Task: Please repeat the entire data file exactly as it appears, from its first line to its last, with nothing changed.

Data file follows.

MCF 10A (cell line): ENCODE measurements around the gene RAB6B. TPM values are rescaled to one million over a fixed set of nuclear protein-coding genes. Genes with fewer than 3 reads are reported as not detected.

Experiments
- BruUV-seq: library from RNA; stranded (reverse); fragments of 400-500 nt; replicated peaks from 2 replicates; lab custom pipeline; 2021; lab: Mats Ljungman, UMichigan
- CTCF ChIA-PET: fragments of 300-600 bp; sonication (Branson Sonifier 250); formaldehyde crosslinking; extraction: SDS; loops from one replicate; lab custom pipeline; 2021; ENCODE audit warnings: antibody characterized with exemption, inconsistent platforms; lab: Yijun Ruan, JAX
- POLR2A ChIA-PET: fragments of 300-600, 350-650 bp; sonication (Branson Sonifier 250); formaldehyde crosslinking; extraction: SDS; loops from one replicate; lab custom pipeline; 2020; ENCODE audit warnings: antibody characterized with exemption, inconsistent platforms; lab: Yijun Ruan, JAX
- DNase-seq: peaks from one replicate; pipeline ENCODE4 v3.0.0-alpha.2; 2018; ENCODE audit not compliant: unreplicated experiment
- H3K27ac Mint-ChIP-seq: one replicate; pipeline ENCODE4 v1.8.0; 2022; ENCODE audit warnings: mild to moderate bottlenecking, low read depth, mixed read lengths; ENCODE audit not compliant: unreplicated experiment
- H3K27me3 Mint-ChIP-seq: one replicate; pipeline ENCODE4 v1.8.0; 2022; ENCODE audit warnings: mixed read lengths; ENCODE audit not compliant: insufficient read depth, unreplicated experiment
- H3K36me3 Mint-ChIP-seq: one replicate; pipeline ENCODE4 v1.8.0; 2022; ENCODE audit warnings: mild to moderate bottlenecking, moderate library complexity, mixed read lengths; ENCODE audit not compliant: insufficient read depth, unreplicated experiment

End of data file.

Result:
MCF 10A (cell line): ENCODE measurements around the gene RAB6B. TPM values are rescaled to one million over a fixed set of nuclear protein-coding genes. Genes with fewer than 3 reads are reported as not detected.

Experiments
- BruUV-seq: library from RNA; stranded (reverse); fragments of 400-500 nt; replicated peaks from 2 replicates; lab custom pipeline; 2021; lab: Mats Ljungman, UMichigan
- CTCF ChIA-PET: fragments of 300-600 bp; sonication (Branson Sonifier 250); formaldehyde crosslinking; extraction: SDS; loops from one replicate; lab custom pipeline; 2021; ENCODE audit warnings: antibody characterized with exemption, inconsistent platforms; lab: Yijun Ruan, JAX
- POLR2A ChIA-PET: fragments of 300-600, 350-650 bp; sonication (Branson Sonifier 250); formaldehyde crosslinking; extraction: SDS; loops from one replicate; lab custom pipeline; 2020; ENCODE audit warnings: antibody characterized with exemption, inconsistent platforms; lab: Yijun Ruan, JAX
- DNase-seq: peaks from one replicate; pipeline ENCODE4 v3.0.0-alpha.2; 2018; ENCODE audit not compliant: unreplicated experiment
- H3K27ac Mint-ChIP-seq: one replicate; pipeline ENCODE4 v1.8.0; 2022; ENCODE audit warnings: mild to moderate bottlenecking, low read depth, mixed read lengths; ENCODE audit not compliant: unreplicated experiment
- H3K27me3 Mint-ChIP-seq: one replicate; pipeline ENCODE4 v1.8.0; 2022; ENCODE audit warnings: mixed read lengths; ENCODE audit not compliant: insufficient read depth, unreplicated experiment
- H3K36me3 Mint-ChIP-seq: one replicate; pipeline ENCODE4 v1.8.0; 2022; ENCODE audit warnings: mild to moderate bottlenecking, moderate library complexity, mixed read lengths; ENCODE audit not compliant: insufficient read depth, unreplicated experiment